The long-delayed Suicide Squad: Kill the Justice League is finally seeing release in February 2024, and fans just got another look at the game via the first in a series of developer diaries. That new video not only reveals new gameplay footage and the fact that Metropolis will be twice the size of Arkham City’s Gotham map, it also addresses perhaps the single biggest mystery surrounding the plot of the game. Namely, how exactly can a team this small and underpowered hope to defeat the entire Justice League?
Let’s take a closer look at how the new Suicide Squad footage addresses this mystery and opens the door to the wider DC Universe in the process.
The Suicide Squad’s Power Level
The main character roster in Suicide Squad: Kill the Justice League is both sensible and slightly head-scratching, depending on how you look at things. On the one hand, Rocksteady has gone with a pretty traditional lineup in Deadshot, Harley Quinn, Captain Boomerang and King Shark. These are characters with a deep association with the Suicide Squad franchise. They’ve appeared not just in the comics, but in DC’s Suicide Squad films and animated projects. Alongside Amanda Waller herself, they’re arguably the characters that immediately come to mind when casual DC fans think of the Suicide Squad.
But while the roster may be a natural fit in terms of DC synergy, it doesn’t necessarily make sense in the context of a game where the whole point is to murder the Justice League. Task Force X is going up against the most powerful superheroes in the world, including an invulnerable Amazonian warrior, a godlike Kryptonian and a guy who can run faster than the speed of thought. And let’s not forget Batman, the guy who already took down two of the four Suicide Squad members himself in the Arkham games.
Against a team that strong, what exactly does the Squad have to offer? Neither Deadshot nor Harley Quinn have any real powers to speak of. They’re just very good at killing ordinary humans. Captain Boomerang has his trick boomerangs, but that’s never done much to move him up the supervillain ladder in the DCU. Of the four, only King Shark has a truly impressive powerset, with the superhuman strength and durability the rest of the team lacks.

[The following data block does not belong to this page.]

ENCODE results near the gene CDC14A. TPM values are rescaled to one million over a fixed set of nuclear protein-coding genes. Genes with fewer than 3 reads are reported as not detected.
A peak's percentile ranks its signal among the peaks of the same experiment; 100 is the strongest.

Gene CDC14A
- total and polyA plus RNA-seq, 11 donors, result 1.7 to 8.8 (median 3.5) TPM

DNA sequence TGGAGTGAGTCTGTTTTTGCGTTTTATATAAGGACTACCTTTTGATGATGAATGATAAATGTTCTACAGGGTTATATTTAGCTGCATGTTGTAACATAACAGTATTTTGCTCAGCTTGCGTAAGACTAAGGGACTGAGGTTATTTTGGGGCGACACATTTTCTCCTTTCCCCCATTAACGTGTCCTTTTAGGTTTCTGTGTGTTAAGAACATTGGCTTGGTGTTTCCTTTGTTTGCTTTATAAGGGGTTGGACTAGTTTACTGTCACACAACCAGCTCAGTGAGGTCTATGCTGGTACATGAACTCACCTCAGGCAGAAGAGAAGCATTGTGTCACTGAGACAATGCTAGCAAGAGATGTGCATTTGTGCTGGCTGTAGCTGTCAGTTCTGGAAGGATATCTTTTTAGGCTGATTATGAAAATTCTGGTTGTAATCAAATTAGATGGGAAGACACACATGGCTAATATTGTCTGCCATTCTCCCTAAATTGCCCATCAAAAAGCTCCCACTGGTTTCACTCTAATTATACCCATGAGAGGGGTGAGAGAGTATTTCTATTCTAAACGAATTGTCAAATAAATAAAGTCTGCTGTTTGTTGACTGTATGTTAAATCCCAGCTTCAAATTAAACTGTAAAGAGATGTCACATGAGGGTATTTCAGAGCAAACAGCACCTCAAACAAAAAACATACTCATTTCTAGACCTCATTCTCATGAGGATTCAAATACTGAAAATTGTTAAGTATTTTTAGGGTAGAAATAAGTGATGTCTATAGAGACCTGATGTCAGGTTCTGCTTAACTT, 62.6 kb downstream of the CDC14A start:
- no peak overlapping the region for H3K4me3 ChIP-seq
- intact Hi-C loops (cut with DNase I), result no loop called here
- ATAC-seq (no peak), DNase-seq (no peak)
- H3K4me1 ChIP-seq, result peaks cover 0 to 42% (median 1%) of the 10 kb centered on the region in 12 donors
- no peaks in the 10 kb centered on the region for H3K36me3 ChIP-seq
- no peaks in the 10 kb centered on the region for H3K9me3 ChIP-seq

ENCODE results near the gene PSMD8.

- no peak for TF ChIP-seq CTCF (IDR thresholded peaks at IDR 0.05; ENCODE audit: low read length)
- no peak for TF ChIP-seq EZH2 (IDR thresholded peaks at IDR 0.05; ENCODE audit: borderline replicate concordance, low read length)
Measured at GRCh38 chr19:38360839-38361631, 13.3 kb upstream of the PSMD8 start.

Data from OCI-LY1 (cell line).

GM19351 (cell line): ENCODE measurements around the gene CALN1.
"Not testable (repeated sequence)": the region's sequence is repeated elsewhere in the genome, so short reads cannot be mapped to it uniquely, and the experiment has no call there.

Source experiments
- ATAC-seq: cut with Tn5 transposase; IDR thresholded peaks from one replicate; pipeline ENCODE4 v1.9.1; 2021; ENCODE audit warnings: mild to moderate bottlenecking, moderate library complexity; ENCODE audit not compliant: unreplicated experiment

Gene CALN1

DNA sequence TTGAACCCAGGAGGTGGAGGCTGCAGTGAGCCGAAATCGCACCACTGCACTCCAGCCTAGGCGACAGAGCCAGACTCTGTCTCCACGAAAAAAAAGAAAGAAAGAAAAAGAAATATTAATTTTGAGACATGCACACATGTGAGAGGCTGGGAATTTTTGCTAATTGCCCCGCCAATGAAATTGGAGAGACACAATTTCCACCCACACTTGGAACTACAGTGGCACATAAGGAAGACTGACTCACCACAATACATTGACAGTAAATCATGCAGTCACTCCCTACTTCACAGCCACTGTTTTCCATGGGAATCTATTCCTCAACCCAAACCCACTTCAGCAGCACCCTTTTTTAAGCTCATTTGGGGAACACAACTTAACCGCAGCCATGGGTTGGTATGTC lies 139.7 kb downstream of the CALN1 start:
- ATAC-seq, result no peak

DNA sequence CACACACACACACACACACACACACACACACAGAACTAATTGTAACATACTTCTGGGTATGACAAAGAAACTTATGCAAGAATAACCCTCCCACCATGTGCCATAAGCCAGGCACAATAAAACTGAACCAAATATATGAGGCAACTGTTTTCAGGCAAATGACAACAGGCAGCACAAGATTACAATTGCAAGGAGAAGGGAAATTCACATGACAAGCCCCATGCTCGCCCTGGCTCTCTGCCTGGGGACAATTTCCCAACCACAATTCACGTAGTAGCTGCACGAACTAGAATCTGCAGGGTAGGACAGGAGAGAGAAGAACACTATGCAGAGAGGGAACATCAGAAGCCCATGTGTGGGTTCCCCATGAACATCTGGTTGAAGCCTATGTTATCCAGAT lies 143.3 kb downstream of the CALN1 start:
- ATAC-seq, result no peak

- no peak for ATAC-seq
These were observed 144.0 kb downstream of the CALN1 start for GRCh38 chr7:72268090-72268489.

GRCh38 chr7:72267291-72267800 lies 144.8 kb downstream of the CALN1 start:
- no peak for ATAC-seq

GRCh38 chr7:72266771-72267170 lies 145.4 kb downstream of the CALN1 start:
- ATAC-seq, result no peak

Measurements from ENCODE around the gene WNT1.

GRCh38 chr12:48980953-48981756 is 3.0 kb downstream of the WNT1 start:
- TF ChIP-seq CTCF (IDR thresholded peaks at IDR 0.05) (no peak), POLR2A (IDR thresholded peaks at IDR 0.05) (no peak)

From the beginning, it was always a mystery as to how this specific team would be able to carry out its mission. Compared to some of the heavy hitters that have served on the Suicide Squad in the past (General Zod, Solomon Grundy, Enchantress), this team is looking fairly puny by comparison.
Granted, the Suicide Squad are usually the underdogs in any given storyline. They get by on a combination of tenacity and luck, and not everyone always makes it home alive. But the conflict in this game is on a whole other level compared to most Suicide Squad projects. How can this team hope to take down even one Justice Leaguer, let alone the whole team? The developer diary seems to provide us with an answer.
The Weapons of the DCU
The developer diary includes footage from an early scene in the game where the newly escaped Suicide Squad members enter the Hall of Justice and promptly begin looting the place. Apparently, no one in the League thought it was a bad idea to place fully functional superhuman weapons behind easily breakable glass and call it a day? But the League’s oversight is the Suicide Squad’s gain, as we see them steal some useful treasures to help level the playing field.